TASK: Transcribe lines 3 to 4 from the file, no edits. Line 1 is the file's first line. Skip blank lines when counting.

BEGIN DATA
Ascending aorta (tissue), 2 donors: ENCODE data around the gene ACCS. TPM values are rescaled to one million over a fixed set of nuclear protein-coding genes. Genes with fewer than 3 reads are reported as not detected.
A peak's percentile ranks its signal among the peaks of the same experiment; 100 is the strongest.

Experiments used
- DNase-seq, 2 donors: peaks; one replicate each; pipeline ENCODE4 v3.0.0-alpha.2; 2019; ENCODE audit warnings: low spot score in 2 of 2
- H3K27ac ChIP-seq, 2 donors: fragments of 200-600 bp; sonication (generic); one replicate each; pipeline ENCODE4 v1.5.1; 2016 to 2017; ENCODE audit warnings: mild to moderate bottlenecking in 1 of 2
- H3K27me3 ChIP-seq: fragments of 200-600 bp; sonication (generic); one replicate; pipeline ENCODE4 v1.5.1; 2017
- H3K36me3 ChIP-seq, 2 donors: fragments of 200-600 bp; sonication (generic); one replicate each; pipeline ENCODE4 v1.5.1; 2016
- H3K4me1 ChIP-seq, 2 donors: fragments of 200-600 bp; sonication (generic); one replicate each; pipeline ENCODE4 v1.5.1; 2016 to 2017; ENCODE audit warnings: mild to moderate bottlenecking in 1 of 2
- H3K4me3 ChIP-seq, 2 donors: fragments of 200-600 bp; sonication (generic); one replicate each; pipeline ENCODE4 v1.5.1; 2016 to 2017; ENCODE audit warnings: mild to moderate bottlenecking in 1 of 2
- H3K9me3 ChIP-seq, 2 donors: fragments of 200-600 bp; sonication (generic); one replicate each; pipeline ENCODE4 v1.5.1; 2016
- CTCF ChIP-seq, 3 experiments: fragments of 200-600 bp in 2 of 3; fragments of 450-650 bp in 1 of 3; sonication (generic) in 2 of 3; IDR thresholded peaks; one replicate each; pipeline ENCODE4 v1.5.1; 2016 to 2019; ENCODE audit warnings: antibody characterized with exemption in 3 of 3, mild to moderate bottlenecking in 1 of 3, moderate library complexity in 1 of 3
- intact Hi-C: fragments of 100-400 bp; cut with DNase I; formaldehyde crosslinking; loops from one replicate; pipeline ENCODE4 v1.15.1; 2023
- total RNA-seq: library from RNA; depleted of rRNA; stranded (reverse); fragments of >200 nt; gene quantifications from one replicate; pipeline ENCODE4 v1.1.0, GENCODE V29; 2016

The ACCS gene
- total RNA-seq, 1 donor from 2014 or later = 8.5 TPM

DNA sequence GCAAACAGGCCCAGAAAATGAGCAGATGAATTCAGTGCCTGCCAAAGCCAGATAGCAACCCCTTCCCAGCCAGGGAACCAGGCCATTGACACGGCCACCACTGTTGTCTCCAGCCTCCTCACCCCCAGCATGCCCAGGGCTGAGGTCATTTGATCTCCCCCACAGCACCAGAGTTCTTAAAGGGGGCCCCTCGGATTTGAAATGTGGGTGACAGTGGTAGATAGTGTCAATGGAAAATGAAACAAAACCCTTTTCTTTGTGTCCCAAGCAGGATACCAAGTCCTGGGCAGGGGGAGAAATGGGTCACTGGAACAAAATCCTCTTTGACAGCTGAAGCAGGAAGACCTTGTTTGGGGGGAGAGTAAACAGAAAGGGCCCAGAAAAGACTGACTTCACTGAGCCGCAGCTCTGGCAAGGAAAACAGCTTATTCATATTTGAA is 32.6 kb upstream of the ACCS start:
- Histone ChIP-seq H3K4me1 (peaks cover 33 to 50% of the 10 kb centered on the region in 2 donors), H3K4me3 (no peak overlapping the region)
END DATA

Experiments used
- DNase-seq, 2 donors: peaks; one replicate each; pipeline ENCODE4 v3.0.0-alpha.2; 2019; ENCODE audit warnings: low spot score in 2 of 2